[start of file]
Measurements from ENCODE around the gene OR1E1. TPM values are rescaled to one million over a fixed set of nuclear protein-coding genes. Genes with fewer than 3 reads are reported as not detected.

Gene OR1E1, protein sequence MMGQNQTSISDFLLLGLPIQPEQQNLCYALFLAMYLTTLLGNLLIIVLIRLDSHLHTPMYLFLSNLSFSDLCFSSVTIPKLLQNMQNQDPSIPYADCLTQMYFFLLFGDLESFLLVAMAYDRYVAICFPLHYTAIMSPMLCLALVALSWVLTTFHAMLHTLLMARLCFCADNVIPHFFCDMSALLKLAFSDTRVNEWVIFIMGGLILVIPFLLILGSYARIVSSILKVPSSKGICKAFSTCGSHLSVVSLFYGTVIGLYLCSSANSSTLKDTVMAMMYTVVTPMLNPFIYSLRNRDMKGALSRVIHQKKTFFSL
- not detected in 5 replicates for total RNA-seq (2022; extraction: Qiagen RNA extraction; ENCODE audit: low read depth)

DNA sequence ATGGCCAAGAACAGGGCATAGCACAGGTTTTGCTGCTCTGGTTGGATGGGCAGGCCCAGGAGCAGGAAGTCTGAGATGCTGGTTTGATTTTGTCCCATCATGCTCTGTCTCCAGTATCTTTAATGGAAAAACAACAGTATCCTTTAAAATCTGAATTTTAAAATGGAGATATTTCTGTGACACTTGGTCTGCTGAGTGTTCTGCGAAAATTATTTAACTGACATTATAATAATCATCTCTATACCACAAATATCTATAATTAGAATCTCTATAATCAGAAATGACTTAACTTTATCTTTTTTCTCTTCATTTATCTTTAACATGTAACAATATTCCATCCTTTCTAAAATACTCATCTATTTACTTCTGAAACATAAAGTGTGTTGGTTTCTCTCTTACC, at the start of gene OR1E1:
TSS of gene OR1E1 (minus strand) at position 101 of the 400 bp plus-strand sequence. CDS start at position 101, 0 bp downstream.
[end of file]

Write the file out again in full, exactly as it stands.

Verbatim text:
Measurements from ENCODE around the gene OR1E1. TPM values are rescaled to one million over a fixed set of nuclear protein-coding genes. Genes with fewer than 3 reads are reported as not detected.

Gene OR1E1, protein sequence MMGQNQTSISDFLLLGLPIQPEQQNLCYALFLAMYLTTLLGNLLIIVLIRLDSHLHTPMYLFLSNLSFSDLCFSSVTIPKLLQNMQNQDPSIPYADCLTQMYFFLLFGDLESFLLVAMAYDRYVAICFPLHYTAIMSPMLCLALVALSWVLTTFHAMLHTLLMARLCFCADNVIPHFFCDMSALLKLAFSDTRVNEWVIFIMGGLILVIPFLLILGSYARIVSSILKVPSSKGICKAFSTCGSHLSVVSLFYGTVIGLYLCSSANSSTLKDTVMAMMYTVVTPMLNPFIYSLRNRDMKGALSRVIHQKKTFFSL
- not detected in 5 replicates for total RNA-seq (2022; extraction: Qiagen RNA extraction; ENCODE audit: low read depth)

DNA sequence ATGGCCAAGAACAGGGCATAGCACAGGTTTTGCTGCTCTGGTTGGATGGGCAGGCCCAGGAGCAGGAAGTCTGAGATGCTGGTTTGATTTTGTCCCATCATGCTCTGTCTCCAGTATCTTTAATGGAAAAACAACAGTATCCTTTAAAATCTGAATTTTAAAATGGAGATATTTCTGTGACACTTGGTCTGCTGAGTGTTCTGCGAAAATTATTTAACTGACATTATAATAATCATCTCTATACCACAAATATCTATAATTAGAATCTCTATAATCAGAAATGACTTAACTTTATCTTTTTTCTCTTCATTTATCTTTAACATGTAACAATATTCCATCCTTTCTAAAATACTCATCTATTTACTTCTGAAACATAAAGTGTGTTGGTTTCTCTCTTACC, at the start of gene OR1E1:
TSS of gene OR1E1 (minus strand) at position 101 of the 400 bp plus-strand sequence. CDS start at position 101, 0 bp downstream.